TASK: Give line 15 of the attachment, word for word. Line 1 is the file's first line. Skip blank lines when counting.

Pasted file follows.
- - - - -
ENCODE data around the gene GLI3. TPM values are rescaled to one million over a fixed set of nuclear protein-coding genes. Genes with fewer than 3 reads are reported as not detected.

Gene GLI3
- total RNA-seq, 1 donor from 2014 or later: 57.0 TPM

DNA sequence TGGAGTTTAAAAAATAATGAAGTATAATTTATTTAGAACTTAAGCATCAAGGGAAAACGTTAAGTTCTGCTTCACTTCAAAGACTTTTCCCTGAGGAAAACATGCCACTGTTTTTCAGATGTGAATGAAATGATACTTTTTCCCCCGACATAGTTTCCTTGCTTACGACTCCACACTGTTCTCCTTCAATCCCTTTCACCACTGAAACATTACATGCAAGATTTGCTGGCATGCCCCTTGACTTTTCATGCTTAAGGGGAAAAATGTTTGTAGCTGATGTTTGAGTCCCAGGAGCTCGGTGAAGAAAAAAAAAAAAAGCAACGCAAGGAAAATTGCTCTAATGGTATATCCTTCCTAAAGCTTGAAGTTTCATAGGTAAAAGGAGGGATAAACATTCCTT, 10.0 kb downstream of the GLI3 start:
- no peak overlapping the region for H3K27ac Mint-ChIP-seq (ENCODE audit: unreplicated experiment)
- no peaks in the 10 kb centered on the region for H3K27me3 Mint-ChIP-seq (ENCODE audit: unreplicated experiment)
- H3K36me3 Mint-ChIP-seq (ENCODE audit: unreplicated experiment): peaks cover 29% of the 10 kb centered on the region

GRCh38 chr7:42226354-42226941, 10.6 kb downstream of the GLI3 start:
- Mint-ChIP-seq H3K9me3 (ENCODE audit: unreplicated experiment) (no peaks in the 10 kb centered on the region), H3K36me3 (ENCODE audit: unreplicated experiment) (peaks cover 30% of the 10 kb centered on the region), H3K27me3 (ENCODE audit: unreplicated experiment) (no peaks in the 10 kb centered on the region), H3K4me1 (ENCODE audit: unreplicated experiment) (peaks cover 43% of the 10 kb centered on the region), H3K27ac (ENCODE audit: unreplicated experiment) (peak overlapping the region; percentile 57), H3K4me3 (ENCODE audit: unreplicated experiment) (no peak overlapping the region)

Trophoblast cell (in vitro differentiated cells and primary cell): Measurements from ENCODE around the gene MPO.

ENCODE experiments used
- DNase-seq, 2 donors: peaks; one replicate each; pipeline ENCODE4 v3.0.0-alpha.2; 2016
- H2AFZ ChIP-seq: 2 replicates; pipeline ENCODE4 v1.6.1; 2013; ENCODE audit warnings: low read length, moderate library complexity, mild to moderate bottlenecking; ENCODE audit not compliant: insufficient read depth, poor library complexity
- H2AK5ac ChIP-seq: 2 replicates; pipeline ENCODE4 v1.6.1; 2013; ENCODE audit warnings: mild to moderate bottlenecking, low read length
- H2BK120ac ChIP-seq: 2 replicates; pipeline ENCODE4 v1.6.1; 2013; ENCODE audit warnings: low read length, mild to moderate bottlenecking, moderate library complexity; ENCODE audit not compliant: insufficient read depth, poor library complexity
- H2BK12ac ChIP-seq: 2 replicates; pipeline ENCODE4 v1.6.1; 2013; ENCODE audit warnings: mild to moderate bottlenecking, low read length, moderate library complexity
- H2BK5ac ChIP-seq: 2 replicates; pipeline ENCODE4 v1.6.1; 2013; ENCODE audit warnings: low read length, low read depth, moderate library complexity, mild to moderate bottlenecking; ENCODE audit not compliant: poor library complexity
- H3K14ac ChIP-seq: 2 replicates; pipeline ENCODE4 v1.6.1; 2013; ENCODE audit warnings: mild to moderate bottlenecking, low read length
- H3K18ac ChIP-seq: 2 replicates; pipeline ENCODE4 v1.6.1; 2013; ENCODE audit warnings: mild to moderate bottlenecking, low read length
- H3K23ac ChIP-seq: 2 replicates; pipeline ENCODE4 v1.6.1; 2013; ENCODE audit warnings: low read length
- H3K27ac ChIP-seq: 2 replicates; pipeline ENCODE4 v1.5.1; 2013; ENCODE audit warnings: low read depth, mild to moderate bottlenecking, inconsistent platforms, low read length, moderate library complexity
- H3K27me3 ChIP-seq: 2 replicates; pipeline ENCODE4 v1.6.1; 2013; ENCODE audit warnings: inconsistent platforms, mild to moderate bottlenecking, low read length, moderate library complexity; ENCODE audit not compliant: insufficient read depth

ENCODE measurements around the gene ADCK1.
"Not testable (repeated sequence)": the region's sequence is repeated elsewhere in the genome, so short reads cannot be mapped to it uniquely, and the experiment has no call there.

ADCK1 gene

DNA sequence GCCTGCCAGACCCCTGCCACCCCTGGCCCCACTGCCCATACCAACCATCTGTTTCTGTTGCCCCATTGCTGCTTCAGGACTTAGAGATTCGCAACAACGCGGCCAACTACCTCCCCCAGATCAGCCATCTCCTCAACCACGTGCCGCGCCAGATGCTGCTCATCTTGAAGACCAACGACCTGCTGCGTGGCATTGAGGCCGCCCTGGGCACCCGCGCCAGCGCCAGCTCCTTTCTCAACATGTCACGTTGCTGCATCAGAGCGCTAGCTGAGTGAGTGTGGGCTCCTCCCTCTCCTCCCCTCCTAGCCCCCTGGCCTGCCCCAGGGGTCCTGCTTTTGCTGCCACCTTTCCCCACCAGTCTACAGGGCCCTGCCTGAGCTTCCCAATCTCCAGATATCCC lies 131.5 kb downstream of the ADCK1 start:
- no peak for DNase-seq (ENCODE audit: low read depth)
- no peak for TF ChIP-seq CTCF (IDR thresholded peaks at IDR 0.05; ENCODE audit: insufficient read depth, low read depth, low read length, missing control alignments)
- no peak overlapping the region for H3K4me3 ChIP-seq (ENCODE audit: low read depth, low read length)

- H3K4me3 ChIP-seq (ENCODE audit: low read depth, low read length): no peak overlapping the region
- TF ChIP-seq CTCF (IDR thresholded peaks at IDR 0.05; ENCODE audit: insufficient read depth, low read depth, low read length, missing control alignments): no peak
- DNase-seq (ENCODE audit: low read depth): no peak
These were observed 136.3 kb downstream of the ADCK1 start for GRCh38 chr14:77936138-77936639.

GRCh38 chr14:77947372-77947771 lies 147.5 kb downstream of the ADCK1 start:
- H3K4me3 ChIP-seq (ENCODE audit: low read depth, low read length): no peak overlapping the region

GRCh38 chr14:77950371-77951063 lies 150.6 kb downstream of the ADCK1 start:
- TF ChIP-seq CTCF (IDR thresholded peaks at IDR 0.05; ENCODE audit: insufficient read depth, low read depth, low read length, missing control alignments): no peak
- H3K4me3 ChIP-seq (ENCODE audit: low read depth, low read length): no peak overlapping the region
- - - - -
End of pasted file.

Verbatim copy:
- H2BK120ac ChIP-seq: 2 replicates; pipeline ENCODE4 v1.6.1; 2013; ENCODE audit warnings: low read length, mild to moderate bottlenecking, moderate library complexity; ENCODE audit not compliant: insufficient read depth, poor library complexity